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CAT 2020: 10 MISTAKES you must avoid

October 29, 2020 11:09 IST
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Inundated with information and long hours of test practice, aspirants are bound to commit mistakes, notes Arun Sharma, a top CAT educator at Unacademy.

Kindly note the image has only been posted for representational reasons. Photograph: Kind courtesy

The Common Admission Test, one of the largest entrance examinations that enables admission into top management institutes in India, is scheduled to take place on November 29, 2020.

With just a month to go, aspiring candidates are gearing up to improve their chances of cracking into some of the best business schools in the country.

Inundated with information and long hours of test practice, aspirants are bound to reach a point of saturation and commit mistakes which otherwise could have been avoided.

Here are 10 common mistakes you can avoid during the CAT this year:

1. Being over-invested in the results

We often forget that accumulating knowledge and information is a lifelong process and seldom does it come to a halt.

The effort and hard work one puts into preparing for an examination will eventually pay off.

You just need to be true to your endeavours without over-stressing on the final results.

If you divert all your focus on the end goal rather than immersing yourself into preparation, it is bound to make you anxious and waiver your confidence.

2. Taking too few tests

Aspiring candidates often due to reasons attributed to time constraint or misjudgement of individual preparation, do not take sufficient number of mock tests before the examination.

This results in lowered self-confidence which will have a direct impact on how you perform on the day of the examination.

Mock tests will ensure you have enough practice to deliver on the exam day.

3. Decreased focus on sectional tests

Unlike other examinations, in CAT each section is allotted 40 minutes, hence time bound testing for each section is a must.

Candidates usually forget the importance of sectional tests and end up spending more time on certain sections and miss out on time to complete the paper.

4. Skewed preparation

It is human nature to focus and over-prepare for sections which are easily decipherable as compared to sections which take more time.

It would serve no purpose to polish areas which are already your strong point.

It is advisable to work on sections which are comparatively tougher for you than the other sections.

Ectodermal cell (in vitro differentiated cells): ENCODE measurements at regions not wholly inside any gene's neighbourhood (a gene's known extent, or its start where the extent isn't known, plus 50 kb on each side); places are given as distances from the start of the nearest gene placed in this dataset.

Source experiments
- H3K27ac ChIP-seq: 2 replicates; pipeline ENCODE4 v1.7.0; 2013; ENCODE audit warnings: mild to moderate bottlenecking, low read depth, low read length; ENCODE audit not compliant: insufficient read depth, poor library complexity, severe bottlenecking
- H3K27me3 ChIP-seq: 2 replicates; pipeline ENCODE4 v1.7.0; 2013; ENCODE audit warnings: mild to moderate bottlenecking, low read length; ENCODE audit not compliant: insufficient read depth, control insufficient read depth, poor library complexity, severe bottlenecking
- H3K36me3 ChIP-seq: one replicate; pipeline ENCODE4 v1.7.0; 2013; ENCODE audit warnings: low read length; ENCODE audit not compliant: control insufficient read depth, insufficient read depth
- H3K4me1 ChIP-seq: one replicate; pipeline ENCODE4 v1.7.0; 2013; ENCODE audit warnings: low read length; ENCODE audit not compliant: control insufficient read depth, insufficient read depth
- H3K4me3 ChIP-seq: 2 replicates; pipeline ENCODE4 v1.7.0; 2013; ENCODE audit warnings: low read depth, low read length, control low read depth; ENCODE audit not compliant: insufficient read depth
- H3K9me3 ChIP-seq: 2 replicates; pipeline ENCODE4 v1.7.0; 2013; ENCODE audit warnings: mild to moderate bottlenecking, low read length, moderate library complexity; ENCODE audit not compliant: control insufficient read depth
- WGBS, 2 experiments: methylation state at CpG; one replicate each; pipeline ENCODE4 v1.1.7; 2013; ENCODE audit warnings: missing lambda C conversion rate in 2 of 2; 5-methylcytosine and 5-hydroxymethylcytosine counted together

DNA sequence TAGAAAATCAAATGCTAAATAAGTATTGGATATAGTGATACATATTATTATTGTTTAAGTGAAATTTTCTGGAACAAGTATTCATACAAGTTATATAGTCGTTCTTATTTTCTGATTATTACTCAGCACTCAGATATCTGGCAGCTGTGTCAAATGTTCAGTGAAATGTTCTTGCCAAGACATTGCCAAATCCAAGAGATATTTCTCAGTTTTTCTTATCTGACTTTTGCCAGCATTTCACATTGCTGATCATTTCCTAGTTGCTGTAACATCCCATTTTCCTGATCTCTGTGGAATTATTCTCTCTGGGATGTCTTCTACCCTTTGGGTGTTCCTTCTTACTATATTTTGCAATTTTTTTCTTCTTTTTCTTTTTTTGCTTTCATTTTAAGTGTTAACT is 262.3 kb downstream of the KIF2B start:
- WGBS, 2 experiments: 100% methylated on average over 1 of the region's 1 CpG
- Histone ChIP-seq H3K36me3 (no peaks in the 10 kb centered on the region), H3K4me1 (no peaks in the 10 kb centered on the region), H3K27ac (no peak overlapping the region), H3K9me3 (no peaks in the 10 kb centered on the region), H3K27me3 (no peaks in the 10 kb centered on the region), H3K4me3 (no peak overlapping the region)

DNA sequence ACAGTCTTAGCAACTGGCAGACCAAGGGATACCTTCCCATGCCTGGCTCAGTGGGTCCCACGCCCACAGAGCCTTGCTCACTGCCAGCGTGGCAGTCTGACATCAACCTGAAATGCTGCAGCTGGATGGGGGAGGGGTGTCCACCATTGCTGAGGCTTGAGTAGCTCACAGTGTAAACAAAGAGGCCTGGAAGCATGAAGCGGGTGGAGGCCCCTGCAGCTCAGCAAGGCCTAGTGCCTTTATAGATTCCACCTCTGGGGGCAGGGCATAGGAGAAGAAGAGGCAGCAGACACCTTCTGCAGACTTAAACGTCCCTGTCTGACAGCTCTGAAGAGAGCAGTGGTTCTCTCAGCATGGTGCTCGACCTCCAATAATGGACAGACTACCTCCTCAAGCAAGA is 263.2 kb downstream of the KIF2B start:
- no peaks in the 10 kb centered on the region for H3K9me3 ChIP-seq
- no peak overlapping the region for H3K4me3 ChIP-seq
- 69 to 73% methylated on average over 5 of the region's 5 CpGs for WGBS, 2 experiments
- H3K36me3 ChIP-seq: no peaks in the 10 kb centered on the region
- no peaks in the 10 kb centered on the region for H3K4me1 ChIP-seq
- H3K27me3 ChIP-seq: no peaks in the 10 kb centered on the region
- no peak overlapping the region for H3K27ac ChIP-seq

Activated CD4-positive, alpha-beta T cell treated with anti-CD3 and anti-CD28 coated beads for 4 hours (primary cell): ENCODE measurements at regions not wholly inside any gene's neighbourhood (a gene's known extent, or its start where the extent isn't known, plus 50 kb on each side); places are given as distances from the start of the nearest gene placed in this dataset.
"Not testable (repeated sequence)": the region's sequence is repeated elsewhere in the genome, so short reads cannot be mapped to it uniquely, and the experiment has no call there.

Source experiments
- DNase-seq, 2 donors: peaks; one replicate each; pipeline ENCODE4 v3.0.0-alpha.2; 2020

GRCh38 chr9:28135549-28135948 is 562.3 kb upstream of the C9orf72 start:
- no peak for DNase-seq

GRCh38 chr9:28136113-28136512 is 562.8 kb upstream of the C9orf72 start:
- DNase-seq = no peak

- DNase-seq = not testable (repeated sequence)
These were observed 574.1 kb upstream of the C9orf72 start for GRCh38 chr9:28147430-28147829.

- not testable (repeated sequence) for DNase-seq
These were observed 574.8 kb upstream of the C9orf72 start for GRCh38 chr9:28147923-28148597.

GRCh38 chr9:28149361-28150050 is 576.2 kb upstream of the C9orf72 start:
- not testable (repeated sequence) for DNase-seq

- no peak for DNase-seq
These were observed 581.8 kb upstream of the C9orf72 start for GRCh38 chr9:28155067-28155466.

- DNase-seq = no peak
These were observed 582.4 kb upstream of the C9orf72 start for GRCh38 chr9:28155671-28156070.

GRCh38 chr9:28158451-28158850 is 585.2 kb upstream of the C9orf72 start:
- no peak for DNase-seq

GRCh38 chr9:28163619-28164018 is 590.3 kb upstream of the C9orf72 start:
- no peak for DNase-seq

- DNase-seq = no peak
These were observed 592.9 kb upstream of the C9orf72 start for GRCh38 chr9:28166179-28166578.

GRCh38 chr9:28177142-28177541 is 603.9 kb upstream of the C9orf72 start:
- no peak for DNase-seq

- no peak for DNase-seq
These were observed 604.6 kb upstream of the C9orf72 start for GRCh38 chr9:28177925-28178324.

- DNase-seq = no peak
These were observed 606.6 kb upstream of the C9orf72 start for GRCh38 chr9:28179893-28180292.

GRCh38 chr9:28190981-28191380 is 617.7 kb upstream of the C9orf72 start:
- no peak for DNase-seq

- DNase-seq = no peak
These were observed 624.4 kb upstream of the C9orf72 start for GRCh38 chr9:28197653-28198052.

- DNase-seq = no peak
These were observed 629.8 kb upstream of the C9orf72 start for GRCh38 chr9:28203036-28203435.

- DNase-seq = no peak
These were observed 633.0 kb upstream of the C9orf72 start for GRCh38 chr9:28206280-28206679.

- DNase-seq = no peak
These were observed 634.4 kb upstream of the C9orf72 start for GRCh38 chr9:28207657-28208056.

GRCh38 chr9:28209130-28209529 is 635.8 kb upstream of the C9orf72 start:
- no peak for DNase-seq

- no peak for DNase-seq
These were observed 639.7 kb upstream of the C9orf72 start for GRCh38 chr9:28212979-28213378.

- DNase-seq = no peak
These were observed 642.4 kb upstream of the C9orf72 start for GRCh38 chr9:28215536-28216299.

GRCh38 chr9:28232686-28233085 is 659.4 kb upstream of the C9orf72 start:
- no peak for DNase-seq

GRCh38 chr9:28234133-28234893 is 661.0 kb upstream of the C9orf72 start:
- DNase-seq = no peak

5. Letting your nerves get the better of you

It is common to be nervous and anxious on the day of the examination but it is also integral to not let the examination overwhelm you.

A good night's sleep and a hearty breakfast is recommended to calm the nerves and not get over-burdened by your own expectations.

6. Incomplete portions and resorting to short cuts

There are no shortcuts to hard work.

Candidates usually confuse short cuts for smart study and end up with incomplete portions on their plate and decreased morale on the day of the examination.

It is essential to divide time equally for each section and cover the entire portion at least once, followed by revisions and mock tests.

7. Over-aggression in the examination hall

Your heightened nerves on the exam day can make you do unexpected things which if not controlled can affect your performance.

Candidates tend to get aggressive in the exam hall while taking the paper which results in eventual disappointment.

8. Being defensive and over cautious

As much as caution is good for an examination, aspirants often confuse it with being careful.

Being over cautious can limit you from taking certain risks in an examination.

Sometimes the answers that seem the most obvious are not the correct ones.

9. Neglecting a holistic view of your test prep

Preparing for an examination takes into account the holistic understanding of all aspects of the paper, whether that is the difficulty level, question type, and time allotment to name a few.

Focusing on only one aspect and neglecting the other is a common practice amongst candidates.

So, while preparing for the CAT, it is best suited to take a holistic view of your individual test prep.

10. Attending more and doing less

Enrolling yourself for classes and not practising or putting in the required hours will not result in the desired performance.

It is expected that aspirants, while taking the appropriate guidance should also be followed by practicing and learning on their own.

While we learn and grow from our mistakes, it is also essential to be wary of the common errors which are easily rectifiable.

Silly mistakes often result in poor performance from an otherwise prepared and highly deserving candidate.

Keeping this mind, go on and give the examination with utmost grit and determination.

Arun Sharma is a top CAT educator at Unacademy, an online edtech company.

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